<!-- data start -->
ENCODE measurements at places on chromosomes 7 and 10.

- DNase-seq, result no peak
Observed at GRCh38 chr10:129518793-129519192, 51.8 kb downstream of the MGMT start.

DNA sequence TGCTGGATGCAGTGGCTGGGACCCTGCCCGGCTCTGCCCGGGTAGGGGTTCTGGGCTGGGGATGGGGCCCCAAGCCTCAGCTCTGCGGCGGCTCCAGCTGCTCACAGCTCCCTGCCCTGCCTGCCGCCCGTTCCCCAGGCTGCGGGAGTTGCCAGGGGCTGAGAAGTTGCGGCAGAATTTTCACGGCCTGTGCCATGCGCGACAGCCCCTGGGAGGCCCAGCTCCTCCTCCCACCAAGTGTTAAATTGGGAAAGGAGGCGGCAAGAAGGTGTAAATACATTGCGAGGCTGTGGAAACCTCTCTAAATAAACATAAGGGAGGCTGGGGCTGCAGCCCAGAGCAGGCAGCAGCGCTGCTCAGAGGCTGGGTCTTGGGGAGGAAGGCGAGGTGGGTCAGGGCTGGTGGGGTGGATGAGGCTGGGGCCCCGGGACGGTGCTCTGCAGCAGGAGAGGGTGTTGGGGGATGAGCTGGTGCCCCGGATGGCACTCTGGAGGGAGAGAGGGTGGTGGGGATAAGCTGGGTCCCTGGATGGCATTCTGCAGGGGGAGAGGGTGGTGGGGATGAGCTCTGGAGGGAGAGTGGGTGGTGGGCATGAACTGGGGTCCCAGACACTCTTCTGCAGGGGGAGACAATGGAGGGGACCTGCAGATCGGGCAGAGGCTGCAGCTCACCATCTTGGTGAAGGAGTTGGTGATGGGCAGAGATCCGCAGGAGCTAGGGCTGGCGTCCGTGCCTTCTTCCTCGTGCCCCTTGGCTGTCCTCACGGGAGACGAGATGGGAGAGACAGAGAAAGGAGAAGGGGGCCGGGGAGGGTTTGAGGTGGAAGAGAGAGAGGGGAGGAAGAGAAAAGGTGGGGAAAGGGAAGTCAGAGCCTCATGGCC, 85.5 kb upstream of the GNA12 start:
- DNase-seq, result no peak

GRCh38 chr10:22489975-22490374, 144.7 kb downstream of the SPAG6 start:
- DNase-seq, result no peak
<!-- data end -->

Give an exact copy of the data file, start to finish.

ENCODE measurements at places on chromosomes 7 and 10.

- DNase-seq, result no peak
Observed at GRCh38 chr10:129518793-129519192, 51.8 kb downstream of the MGMT start.

DNA sequence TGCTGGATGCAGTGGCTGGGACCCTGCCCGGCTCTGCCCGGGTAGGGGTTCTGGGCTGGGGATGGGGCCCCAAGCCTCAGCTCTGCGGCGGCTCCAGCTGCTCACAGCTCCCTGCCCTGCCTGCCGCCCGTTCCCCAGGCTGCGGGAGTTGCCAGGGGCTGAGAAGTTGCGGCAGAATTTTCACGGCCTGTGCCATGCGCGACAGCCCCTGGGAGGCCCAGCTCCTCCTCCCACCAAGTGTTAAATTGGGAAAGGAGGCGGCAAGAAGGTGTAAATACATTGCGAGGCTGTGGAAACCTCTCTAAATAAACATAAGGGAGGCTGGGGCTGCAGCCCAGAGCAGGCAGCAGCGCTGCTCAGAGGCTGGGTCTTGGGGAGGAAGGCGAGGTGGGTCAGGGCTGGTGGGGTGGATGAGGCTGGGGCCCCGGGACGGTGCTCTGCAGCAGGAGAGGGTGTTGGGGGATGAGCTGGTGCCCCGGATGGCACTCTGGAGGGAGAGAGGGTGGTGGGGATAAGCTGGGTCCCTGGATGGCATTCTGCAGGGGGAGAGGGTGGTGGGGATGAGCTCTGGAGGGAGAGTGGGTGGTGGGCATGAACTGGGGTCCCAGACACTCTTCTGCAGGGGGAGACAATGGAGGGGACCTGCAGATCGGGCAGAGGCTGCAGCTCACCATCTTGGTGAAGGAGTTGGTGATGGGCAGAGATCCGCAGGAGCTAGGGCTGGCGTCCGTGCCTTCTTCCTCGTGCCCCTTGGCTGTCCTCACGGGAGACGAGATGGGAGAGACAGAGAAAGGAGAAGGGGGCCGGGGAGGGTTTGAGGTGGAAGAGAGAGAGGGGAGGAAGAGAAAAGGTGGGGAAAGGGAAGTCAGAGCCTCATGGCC, 85.5 kb upstream of the GNA12 start:
- DNase-seq, result no peak

GRCh38 chr10:22489975-22490374, 144.7 kb downstream of the SPAG6 start:
- DNase-seq, result no peak